During World War I, the Montenegrin forces once again entered Shkodra on June 27th, 1915. In January of 1916, Shkodra was captured by Austria-Hungary and was the center of the zone of their occupation. After World War I, the international military administration of Albania was temporarily located in Shkodra, and in March, 1920, Shkodra was put under the administration of the national government of Tirana. Esad pasha Toptani was forced to leave Albania and with part of his army join the Serbian Army at the Salonica Front – Thessaloniki Front. Esad pasha Toptani participated with the delegation of Kingdom of Serbs, Croats and Slovenes at the Peace Conference in Paris when the National Parliament constituted of his supporters proclaimed a king of Albania. The Albanian assassin Avni Rustemi killed Esad pasha in Paris on the 13th June 1920 convinced thaat pasha betrayed Albanian interests and Albanian people by his support and help to Serbia and the Serbs. As per personal wish, Esad pasha Toptani was buried along the Serb soldiers and officers from Cer, Drina, Mackov kamen, Kolubara battles,… on the Serb military Cemetery in Paris. 

During World War II, the Shkodrans fought against the Italian forces, and they were later resisted with demonstrations and strikes. The resistance movement was organized by the communists, which later formed Partisan fighting units. The town of Shkodra was liberated from the Germans on November 19th, 1944.

Shkodra now has 50,000 inhabitants and is a booming trade town, with six foreign consulates, a chamber of commerce and a bazaar with 2500 shops and 80 professions. The city of Skodra retains its characteristic appearance, with narrow streets with tall stone walls on both sides, and tall gates. The main street is characterized by two-store houses, the facade often in gentle colors, with the second floor often lovely ornamented (and different to the first floor). A large part of it has been transformed after World War II, with straight wide streets and tall residential and public buildings. The city expanded with several new quarters, and the industrial zone was built north of the city. Some of the landmarks and monuments of culture of Shkodra are the impressive Castle of Shkodra (Rozafa) built by the Serbian noble family of Mrnjavchevic – brothers Vukasin, Ugljesa and Gojko, the Turkish Bath (hamam), Mesi Bridge, the Mosque of Plumbi, and many old houses with an appearance characteristic to Shkodra.

The Rozafa fortress, dominating the town of Shkodra, is one of the most famous monuments in Albania. Built on a hill dominating the confluence of the rivers Buna/Bojana and Kiri, Rozafa Fortress features an oval shape, and a perimeter of 600 meters and an area of 6 hectares. The Rozafa fortress and its seven towers date from the Middle Ages and the rule of the Serbs, and had been successively rebuilt by the Venetians and the Ottomans on the foundations of an early Illyrian-Serbian fortress. The building of the fortress is related by Rozafa’s legend. The three Mrnjavchevic brothers in charge of the building noticed that their daily work was always destroyed during the next night; they were advised by an old man to wall up someone alive in order to calm down the demons that trashed their work. The brothers decided to sacrifice the first of their wives who would come the next day to bring their lunch. The two oldest brothers warned their wives and Rozafa, the wife of the junior son, was sacrificed. She accepted it but asked for a small interstice to be made in the wall so that she could breast-feed her young son. Rozafa’s fountain, indeed a seepage of calcareous water, can still be seen in the wall of the entrance gate of the fortress. It is a place of pilgrimage for pregnant women. This kind of legend is widespread in the Balkans and was illustrated by famous writers such as Ismail Kadare (The three-arched bridges) and Ivo Andrić (The bridge over the Drina).

The remains of the Serbian Orthodox church of Saint Stephen in Shkoder are located in today’s Albania, a state created by the great powers in 1912. Despite the counterfeiting of Serbian history, the official documents, some of which are kept in the Venetian archives, testify that Shkoder – Skadar  was the capital of Serbian medieval state in the early Middle Ages, and that this area was ruled by Serbian dynasties of Vojislavljević, Nemanjić, Balšić, Lazarević, Branković, Crnojević, etc. until the fall of the Serbian Medieval state under the Ottoman occupation. This can easily be proved thanks to remains of systematically demolished churches, cemeteries, ancient towers and Serbian settlements, as well as many objects that are kept in a museum in Shkoder.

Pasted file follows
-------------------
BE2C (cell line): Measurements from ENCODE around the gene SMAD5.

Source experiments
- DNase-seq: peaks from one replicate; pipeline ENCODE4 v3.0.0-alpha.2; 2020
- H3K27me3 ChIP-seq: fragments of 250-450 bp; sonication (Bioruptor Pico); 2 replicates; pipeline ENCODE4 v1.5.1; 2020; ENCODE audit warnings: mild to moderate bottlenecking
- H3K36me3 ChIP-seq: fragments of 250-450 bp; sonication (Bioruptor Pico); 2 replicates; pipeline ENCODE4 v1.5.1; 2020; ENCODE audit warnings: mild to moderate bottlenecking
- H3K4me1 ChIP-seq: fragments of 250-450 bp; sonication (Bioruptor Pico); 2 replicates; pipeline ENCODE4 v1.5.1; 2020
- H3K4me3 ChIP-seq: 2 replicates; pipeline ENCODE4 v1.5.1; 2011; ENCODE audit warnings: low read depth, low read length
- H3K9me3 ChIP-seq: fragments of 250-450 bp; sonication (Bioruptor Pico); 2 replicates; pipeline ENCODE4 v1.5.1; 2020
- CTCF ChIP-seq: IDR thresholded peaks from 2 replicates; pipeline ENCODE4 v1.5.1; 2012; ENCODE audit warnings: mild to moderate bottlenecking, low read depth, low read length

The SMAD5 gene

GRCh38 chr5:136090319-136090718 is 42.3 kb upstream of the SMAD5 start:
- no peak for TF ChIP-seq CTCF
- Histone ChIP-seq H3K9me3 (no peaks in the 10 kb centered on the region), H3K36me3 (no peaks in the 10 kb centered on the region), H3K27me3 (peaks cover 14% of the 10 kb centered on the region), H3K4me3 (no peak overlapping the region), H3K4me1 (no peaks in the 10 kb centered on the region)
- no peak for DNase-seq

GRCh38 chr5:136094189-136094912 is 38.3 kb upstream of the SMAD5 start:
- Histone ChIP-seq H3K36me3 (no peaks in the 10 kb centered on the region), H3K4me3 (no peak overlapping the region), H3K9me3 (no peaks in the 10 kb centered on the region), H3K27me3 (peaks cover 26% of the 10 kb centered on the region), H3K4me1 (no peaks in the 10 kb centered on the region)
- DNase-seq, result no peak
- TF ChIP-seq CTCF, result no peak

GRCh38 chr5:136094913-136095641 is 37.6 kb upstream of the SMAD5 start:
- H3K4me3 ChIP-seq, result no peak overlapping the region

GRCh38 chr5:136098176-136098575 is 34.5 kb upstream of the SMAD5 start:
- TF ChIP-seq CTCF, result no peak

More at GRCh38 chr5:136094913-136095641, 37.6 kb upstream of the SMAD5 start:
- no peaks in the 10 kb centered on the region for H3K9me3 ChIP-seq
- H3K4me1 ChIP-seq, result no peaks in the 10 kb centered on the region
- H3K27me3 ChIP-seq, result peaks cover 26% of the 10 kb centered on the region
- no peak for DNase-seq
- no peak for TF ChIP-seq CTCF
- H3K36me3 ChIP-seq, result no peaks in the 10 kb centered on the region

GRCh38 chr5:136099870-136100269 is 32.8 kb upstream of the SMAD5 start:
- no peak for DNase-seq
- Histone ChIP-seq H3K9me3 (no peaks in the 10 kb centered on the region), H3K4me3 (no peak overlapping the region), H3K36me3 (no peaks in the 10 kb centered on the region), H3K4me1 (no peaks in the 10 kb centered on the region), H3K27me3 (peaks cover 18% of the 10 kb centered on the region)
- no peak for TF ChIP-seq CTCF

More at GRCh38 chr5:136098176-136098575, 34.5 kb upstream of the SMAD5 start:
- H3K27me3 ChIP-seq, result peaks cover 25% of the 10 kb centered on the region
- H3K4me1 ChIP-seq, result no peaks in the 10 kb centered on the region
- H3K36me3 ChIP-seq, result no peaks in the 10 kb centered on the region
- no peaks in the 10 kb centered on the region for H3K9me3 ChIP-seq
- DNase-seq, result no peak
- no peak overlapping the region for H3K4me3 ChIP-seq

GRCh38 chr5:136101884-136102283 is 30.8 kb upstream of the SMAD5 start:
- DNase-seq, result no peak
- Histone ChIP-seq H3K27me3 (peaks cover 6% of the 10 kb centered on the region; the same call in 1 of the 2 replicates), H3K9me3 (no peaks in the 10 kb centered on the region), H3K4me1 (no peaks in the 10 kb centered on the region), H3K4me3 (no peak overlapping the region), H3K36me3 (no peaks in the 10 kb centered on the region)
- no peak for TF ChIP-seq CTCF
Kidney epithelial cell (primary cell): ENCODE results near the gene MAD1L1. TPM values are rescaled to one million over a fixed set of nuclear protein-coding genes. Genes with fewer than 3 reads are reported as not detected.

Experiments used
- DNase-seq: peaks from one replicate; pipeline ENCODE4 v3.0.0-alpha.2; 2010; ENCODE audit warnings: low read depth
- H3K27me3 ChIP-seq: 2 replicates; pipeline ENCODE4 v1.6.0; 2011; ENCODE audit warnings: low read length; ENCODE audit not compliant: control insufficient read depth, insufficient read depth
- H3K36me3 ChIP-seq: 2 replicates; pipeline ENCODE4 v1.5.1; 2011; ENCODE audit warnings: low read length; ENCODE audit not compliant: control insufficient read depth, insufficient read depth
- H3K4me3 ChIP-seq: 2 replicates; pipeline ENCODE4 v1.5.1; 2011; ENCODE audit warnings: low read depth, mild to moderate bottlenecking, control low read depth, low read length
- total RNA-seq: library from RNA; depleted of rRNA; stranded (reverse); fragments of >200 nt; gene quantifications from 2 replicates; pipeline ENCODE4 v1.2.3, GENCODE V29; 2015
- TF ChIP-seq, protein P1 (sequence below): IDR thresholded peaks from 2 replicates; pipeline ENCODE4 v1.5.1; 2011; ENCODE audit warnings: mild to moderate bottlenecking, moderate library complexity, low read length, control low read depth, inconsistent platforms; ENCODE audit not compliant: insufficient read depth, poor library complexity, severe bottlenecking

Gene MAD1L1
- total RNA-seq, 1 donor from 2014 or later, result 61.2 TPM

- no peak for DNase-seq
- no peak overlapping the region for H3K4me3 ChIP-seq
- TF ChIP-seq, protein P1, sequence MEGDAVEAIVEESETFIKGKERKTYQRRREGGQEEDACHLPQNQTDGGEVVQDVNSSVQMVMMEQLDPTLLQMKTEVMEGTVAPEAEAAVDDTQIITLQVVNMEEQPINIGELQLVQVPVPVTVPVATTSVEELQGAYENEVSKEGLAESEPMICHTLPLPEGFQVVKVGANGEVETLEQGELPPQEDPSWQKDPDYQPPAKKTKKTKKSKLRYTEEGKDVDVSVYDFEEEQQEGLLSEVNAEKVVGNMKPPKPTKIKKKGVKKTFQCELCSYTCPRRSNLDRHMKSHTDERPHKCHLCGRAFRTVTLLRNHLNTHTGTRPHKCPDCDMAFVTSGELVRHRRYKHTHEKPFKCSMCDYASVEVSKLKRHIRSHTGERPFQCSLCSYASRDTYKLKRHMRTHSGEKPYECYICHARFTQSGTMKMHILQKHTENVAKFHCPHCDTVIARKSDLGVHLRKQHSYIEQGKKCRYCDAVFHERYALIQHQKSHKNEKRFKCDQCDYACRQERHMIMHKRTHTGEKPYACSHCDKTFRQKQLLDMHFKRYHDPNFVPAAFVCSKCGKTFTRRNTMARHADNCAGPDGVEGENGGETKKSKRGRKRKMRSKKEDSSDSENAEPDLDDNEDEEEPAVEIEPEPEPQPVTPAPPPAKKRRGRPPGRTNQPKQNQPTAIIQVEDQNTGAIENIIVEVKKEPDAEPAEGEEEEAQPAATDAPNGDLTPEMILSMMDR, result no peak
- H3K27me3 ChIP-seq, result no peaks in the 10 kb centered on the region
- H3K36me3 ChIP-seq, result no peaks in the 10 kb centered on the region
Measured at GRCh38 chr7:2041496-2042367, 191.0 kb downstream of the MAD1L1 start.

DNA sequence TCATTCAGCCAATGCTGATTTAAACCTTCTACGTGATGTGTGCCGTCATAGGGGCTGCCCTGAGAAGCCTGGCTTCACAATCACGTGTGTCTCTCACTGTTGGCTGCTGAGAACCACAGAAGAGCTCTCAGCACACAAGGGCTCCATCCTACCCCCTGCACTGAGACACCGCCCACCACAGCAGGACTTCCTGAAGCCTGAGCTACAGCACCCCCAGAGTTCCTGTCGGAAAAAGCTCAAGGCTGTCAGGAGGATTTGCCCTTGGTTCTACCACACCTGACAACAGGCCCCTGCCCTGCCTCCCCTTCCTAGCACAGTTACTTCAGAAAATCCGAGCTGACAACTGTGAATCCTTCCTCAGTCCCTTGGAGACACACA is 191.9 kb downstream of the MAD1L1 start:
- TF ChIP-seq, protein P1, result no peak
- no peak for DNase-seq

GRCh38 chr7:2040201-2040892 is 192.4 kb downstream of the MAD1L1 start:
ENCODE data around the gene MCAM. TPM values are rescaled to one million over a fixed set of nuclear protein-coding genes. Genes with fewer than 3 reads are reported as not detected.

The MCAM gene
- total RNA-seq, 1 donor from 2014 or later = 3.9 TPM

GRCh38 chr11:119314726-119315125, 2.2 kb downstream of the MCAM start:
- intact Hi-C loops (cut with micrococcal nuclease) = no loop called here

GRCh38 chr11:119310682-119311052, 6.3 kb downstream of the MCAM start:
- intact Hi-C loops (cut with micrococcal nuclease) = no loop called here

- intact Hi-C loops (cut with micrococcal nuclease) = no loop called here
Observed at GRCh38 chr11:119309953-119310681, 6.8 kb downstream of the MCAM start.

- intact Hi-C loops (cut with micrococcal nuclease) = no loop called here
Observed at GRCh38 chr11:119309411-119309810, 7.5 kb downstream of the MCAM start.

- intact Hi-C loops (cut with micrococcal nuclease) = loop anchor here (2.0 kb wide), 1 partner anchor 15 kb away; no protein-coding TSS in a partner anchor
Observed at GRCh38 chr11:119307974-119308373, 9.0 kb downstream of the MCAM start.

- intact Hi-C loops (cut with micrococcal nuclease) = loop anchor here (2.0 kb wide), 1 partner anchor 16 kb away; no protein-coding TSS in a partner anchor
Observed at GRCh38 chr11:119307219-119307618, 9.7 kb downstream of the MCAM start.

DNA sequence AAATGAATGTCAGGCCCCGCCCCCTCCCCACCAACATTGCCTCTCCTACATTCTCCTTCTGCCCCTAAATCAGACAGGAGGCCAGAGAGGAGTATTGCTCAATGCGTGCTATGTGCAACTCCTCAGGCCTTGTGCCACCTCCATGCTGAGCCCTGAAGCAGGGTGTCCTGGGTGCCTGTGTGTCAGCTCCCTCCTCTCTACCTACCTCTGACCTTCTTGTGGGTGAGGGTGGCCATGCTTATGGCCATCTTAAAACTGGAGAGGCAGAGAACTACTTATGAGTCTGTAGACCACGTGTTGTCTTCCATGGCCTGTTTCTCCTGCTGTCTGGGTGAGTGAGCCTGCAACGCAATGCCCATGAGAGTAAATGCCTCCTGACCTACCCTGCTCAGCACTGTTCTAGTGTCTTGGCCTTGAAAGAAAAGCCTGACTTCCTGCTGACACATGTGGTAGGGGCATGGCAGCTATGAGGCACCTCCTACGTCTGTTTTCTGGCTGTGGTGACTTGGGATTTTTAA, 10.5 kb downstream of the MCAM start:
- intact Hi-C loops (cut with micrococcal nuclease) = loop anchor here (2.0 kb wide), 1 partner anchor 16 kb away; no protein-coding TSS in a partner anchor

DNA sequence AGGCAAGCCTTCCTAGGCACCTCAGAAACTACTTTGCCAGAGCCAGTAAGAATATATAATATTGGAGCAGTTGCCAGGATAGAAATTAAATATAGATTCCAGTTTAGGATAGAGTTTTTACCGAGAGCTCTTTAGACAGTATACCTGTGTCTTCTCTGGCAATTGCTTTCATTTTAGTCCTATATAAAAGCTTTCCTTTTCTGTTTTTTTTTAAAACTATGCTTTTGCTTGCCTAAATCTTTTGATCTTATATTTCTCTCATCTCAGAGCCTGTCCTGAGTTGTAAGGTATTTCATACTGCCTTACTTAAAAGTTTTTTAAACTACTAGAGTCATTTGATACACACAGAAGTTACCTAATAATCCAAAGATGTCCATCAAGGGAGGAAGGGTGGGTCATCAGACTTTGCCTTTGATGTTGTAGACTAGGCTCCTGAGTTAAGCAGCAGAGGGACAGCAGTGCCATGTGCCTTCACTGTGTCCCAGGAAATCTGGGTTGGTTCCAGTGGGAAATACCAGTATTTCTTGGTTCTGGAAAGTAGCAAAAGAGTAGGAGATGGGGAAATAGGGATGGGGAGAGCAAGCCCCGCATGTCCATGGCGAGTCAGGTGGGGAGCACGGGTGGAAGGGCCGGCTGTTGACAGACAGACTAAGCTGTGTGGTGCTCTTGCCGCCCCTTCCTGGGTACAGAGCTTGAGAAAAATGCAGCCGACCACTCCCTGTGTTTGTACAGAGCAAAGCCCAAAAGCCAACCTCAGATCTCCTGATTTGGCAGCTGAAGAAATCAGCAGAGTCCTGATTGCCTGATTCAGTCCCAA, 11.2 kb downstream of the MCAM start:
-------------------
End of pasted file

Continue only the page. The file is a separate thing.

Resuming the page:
In the vicinity of the town of Shkoder,  some 10 km away, in the village of Shirq, on the plateau of the Bojana River, there was the Serbian Orthodox Monastery of SS Sergius and Bacchus. This church was part of the Benedictine Monastery reconstructed in the 11th century, probably on the site of the former shrine from the 6th century – period of the Emperor Justinian reign. The church was the mausoleum of six Zeta and Raska rulers and kings – Michail, Bodin, Vladimir, Dobroslav, Gradina and Draginja. During the Middle age here was a fortified town of Saint Sergius with the trading square and the customs point. The Serbian Queen Helen highly respected the significance of this church, and with her sons Dragutin and Milutin had erected the new church in 1290 on the foundations of the old shrine, that became the largest sacral object in the area of the Bar Archbishopric. The stone plaque with carved inscriptions testifying on donation of the SS Sergius Monastery by the queen Helen and her sons in today kept in the National Museum of Shkoder.

The city of Shkodra is positioned next to the Shkoder – Scadar lake and the residents use the beach of Shiroka for recreation.

Few kilometers north of Shkodra there is the stone viaduct-bridge at Mes /village called Ura e Mesit/, where the Drin River divides the fields from the hillside of Drishti and the Cukali’s highland. Mesi Bridge is over 100 meters long and was built about 1770 along the ancient trading road connecting Shkodra and Constantinople. The Mesi Bridge was constructed by Mehmet Pasha Bushatlliu, who governed his province wisely by ensuring that this important port region was able to develop extensive trade with the West. The Mesi Bridge made it possible to transport carriages and agricultural products from the farmers living in the highland areas to the Adriatic coast. The Mesi bridge is 3.4 meters wide and its track has the form of a staircase. The Mesi Bridge is Monument of culture monument and one of the biggest of its kind in Albania.